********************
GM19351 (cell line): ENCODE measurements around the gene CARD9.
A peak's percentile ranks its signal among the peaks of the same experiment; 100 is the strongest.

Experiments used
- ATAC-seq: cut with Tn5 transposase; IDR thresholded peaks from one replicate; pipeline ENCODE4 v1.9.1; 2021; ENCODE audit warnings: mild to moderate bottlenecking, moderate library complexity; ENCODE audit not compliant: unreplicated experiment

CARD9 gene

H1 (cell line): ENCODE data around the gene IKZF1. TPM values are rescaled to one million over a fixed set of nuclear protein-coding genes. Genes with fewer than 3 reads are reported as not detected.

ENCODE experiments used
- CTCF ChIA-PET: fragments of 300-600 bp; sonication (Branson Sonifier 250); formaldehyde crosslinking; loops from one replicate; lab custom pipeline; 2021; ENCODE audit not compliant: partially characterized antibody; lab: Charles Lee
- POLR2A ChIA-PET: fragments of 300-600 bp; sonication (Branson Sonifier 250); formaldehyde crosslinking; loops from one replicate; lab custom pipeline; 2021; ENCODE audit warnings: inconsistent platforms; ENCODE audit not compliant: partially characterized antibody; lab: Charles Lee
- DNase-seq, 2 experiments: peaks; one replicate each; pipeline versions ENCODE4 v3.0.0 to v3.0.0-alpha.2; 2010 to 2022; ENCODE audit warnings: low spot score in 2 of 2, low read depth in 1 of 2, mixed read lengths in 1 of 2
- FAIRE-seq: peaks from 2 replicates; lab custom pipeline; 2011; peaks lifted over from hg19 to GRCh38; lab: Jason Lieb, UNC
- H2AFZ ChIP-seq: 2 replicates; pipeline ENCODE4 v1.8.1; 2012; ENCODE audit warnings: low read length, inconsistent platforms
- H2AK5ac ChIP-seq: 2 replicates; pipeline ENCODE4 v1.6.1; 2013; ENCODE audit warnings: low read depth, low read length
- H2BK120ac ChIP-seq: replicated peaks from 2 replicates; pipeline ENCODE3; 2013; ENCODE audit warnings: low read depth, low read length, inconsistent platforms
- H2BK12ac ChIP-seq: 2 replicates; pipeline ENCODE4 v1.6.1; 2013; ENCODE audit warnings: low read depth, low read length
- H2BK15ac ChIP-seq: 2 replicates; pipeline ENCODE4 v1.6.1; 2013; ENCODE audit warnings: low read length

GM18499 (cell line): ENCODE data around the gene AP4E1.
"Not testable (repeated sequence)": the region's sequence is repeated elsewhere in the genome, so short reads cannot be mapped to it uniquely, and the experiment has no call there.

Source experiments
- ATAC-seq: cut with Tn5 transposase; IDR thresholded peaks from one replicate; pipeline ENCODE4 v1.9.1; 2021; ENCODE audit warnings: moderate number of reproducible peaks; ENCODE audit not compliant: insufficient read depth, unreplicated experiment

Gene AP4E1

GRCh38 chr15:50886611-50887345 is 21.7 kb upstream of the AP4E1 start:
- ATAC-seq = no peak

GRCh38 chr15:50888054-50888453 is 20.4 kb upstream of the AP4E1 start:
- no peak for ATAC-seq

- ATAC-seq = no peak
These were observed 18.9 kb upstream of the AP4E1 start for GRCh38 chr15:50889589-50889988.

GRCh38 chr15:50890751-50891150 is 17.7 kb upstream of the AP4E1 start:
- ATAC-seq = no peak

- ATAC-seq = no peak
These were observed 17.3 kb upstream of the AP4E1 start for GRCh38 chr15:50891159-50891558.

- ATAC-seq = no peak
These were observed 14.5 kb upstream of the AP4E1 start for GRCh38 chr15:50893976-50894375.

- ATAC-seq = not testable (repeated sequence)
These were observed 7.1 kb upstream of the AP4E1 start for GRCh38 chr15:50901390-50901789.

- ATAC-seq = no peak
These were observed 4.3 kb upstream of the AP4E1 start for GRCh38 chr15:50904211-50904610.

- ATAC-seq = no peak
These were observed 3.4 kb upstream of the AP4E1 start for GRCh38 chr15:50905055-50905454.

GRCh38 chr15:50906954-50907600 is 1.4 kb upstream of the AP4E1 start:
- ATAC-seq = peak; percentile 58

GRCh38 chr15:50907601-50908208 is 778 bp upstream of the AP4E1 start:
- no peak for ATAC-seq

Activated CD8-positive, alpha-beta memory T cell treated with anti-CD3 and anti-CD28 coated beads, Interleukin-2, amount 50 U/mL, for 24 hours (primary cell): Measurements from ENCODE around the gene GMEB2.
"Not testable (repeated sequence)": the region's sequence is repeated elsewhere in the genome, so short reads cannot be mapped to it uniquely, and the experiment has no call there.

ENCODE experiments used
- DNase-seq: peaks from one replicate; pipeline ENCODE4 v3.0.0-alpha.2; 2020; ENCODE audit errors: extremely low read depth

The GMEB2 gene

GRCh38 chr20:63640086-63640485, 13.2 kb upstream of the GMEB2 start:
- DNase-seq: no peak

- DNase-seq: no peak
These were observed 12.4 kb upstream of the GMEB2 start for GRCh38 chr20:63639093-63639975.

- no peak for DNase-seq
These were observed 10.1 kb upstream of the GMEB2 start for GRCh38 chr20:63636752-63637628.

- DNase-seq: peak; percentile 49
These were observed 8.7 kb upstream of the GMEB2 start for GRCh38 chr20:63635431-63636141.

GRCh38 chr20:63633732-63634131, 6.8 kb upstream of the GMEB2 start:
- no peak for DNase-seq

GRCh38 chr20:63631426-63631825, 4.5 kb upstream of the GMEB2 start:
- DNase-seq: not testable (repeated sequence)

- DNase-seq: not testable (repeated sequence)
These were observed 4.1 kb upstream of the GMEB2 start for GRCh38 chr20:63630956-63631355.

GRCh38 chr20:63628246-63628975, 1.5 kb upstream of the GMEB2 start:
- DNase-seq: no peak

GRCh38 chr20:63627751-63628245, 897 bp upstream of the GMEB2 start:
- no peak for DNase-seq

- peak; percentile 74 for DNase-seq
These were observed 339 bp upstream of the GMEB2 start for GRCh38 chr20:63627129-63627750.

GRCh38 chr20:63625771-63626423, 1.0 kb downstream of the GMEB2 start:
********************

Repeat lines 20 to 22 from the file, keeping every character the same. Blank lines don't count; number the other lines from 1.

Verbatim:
- ATAC-seq: cut with Tn5 transposase; IDR thresholded peaks from one replicate; pipeline ENCODE4 v1.9.1; 2021; ENCODE audit warnings: moderate number of reproducible peaks; ENCODE audit not compliant: insufficient read depth, unreplicated experiment

Gene AP4E1

GRCh38 chr15:50886611-50887345 is 21.7 kb upstream of the AP4E1 start: